Friday, March 27, 2009

Howard Dully

I've been meaning to get to this; about a week ago I saw one of the most riveting films in a long time, courtesy of PBS's American Experience - The Lobotomist, based upon Jack El-Hai's bio of Walter Freeman, the P.T. Barnum of medicine.

One small part of the flick stood out for me, and that was when they spoke to Howard Dully. A big man, he reminded me of an older Hulk Hogan. His short piece had me mesmerized; at the age of 12, he was lobotomized by Freeman, the youngest ever.

Here he is at the time, in a pic from his file that he tracked down:

Post lobotomy.

I won't say more story-wise, but I immediately got his book and would have a full review but have only gotten about 60 pages in - Renee's picked it up and is raving about it, saying that it's "super interesting."

I couldn't agree more.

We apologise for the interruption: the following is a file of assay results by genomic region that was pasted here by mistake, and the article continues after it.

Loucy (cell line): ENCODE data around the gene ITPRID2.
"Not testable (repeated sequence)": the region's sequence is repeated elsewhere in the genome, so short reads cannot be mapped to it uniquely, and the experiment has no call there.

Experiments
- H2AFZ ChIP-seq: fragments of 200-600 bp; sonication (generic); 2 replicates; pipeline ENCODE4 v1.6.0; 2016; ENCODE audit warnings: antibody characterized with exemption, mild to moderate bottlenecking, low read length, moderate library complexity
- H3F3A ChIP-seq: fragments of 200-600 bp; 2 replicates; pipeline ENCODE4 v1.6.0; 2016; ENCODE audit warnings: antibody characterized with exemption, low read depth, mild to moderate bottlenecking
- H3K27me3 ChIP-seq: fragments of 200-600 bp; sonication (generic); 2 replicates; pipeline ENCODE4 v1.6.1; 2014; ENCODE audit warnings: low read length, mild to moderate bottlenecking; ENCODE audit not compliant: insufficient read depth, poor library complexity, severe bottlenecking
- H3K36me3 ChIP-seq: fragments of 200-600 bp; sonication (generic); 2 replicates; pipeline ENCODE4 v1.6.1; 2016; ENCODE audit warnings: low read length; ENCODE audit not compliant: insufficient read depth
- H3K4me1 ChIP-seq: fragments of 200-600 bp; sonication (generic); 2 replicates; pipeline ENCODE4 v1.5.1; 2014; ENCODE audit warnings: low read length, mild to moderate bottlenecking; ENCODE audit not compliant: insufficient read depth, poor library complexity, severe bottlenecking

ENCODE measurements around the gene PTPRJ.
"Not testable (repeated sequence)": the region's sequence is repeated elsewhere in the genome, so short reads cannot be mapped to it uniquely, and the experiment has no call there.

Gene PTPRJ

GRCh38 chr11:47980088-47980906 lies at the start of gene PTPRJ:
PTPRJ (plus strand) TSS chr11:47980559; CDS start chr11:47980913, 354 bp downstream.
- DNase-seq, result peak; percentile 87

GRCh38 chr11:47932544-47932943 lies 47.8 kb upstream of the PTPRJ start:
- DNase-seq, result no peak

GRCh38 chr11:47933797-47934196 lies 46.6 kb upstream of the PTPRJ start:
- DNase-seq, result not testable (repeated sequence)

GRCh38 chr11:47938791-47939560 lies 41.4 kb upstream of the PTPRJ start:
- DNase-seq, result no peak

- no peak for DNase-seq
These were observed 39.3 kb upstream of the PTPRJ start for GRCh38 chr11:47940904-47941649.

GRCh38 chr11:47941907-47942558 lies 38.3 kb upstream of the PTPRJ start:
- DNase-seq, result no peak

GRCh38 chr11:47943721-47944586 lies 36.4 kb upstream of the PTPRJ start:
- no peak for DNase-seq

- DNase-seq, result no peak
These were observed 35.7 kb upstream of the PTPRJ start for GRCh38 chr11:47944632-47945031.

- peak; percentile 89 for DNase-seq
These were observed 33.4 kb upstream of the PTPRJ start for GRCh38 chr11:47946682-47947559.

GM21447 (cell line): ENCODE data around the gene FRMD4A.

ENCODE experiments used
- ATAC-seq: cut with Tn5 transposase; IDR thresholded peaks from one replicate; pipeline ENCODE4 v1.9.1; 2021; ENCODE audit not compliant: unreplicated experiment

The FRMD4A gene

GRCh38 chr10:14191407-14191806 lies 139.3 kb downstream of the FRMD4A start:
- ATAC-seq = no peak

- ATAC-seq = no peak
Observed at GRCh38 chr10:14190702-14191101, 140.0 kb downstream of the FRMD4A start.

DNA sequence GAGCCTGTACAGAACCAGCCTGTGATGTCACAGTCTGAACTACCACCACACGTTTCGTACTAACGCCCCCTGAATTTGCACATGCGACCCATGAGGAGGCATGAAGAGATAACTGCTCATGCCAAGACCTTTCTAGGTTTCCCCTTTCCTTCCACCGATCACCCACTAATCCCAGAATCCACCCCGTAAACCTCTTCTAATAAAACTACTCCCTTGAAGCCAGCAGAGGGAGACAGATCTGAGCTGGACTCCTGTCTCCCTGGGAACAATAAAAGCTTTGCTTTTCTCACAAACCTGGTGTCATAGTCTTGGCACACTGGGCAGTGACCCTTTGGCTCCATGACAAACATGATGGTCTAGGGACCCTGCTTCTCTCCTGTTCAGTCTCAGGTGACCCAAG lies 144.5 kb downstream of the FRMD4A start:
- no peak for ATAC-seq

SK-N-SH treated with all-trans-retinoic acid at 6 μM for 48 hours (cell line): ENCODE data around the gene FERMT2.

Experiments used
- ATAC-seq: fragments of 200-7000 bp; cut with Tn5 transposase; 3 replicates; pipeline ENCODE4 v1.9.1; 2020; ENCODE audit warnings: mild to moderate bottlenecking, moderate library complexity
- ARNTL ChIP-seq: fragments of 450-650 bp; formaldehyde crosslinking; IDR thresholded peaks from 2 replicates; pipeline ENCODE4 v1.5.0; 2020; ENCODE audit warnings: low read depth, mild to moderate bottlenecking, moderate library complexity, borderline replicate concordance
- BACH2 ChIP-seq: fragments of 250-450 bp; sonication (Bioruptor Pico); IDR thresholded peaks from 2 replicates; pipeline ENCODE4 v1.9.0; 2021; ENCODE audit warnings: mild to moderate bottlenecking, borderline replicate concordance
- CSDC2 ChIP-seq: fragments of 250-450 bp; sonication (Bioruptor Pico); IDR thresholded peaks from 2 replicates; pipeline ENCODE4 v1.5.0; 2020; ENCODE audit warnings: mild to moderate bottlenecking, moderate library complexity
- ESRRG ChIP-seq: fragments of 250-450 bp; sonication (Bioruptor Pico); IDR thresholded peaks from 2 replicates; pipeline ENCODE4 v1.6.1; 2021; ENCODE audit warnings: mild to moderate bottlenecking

If you're looking for creative writing, forget it. Dully's book is great at least in part because it is straightforward and direct. In this way, it's like Anne Moody's bio. One dipshit on Amazon downgraded the book because of its "poor writing." People are such imbeciles, they will recognize a urinal as art if someone famous signs it and enters it into a show, concentrating on the object because it can be seen. But it's the person who has no sight and learns of this act that laughs. Wasn't it Picabia who made fun of (presumably, sighted) people by saying, "you need to be told how to feel"?

You can watch The Lobotomist online here. NPR did a piece featuring Dully about four years ago; it's here.

Dully in 2004, holding one of Freeman's ice picks.

And here's the great cover to Dully's book, designed by Kyle Kolker.

Howard, you seem like a cool guy, and man, your story is something else. Stay up.